Califonia Bountiful

Have shears, will travel

November/December 2018 California Bountiful magazine

Software developer steps into desperately needed role as sheep shearer

Stephany Wilkes left her high-tech job in Silicon Valley to shear sheep full time. Photo: © 2018 Paolo Vescia

As a knitter, Stephany Wilkes simply wanted to buy some local yarn.

Shortly after moving to the state in 2007, the San Francisco software developer was browsing the selection at a local yarn shop, excited to get her hands on wool from California sheep. After all, California is the nation's leading agricultural state and is a major wool producer—and yet, she couldn't find any local yarn.

"It just didn't make any sense," Wilkes said. "This is ground zero of local food, with all these farmers markets. California grows everything."

Little did she know her quest for California wool would inspire her to change the trajectory of her life and career—and in the process, find her true passion. After nearly 20 years working in the high-tech industry, Wilkes left Silicon Valley to become a full-time sheep shearer. She even wrote about the experience in her memoir, "Raw Material: Working Wool in the West."

With her shearing equipment and Mini Cooper convertible, Wilkes, left, travels to ranches such as Meridian Jacobs in Vacaville, right, which raises Jacob sheep, characterized by their horns, dark and light faces, and spotted bodies. Photos: © 2018 Paolo Vescia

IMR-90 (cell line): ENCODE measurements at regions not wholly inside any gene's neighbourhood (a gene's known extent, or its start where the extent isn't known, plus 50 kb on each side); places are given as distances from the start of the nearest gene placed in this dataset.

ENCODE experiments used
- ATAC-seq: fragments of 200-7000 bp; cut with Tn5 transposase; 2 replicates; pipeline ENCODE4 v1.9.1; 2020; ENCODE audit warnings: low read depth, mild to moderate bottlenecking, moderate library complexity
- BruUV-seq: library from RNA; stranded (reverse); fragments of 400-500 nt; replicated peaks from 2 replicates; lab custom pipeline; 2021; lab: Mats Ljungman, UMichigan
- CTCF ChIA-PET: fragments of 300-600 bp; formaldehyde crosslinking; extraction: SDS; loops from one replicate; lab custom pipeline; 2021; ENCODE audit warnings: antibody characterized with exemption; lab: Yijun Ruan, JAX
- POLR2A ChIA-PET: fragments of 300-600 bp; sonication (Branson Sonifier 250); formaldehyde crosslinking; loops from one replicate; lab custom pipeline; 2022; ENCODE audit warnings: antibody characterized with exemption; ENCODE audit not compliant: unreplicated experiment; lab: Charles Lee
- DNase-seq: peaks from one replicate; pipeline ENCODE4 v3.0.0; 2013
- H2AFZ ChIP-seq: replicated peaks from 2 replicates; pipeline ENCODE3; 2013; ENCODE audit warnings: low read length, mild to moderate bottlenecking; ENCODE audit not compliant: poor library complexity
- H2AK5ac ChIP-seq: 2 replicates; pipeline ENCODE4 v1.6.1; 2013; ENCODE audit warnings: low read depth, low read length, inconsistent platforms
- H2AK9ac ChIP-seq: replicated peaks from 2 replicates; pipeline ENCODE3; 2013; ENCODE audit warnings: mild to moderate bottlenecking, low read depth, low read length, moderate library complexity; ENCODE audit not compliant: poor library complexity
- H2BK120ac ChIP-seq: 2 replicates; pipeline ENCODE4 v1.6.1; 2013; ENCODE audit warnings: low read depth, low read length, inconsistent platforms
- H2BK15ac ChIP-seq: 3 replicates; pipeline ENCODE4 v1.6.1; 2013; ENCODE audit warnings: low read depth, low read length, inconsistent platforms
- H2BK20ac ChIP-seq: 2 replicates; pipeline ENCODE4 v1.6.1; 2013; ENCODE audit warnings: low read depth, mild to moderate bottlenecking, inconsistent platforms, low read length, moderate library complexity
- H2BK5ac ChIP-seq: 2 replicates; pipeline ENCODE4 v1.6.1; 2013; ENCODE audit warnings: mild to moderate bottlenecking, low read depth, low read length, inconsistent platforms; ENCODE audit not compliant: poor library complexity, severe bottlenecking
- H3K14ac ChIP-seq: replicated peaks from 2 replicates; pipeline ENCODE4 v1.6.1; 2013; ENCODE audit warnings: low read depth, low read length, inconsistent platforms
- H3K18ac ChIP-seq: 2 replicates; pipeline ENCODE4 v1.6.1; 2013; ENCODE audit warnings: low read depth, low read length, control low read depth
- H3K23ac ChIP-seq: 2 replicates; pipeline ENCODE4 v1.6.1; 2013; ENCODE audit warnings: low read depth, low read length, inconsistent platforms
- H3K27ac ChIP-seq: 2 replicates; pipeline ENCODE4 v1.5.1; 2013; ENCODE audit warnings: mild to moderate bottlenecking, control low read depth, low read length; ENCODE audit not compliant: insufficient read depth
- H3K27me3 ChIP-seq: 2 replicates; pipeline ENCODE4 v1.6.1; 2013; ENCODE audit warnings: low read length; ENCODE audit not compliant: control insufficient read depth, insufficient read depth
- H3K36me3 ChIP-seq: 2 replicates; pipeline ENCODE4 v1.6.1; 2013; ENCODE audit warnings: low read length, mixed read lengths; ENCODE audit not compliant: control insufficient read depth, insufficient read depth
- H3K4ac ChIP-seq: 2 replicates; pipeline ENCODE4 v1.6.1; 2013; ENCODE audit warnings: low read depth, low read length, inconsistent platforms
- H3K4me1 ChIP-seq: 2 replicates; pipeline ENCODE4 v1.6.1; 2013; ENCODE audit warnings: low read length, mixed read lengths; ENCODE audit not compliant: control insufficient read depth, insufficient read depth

Stepping into the ring

Having grown up in Detroit in an autoworker family, Wilkes said she was always conscientious about the importance of buying American-made products and its impact on the local economy. When she had trouble finding locally produced yarn, she thought there was a lack of demand for it, but she later learned the problem had more to do with the supply chain. One of the barriers to getting domestically produced yarn, she said, is a shortage of shearers to remove the wool from the sheep.

"There was this disconnect, and it's because of the shearing costs and because of how far you have to send (wool) to a mill," she explained.

Much of this revelation came in 2012, when she attended a symposium organized by the nonprofit Fibershed that brought together sheep ranchers, shearers and people interested in natural fibers. At the event, she heard owners of small flocks talk about how hard it is to find people to shear their sheep. A panel of "very big men who shear sheep" described the difficult, physically intense work they do.

"I thought, maybe this is something I could do, which is insane," she recalled. "I don't know why I thought this."

Though she doesn't have a background in agriculture and had never even pet a sheep, she decided to sign up for sheep-shearing school at the University of California Hopland Research and Extension Center in Mendocino County.

Students who've gone through the five-day course have likened it to boot camp because of the intense, hands-on training and physical labor involved, especially for those who've never handled sheep. Wilkes said nothing she had ever done before was as hard as shearing school.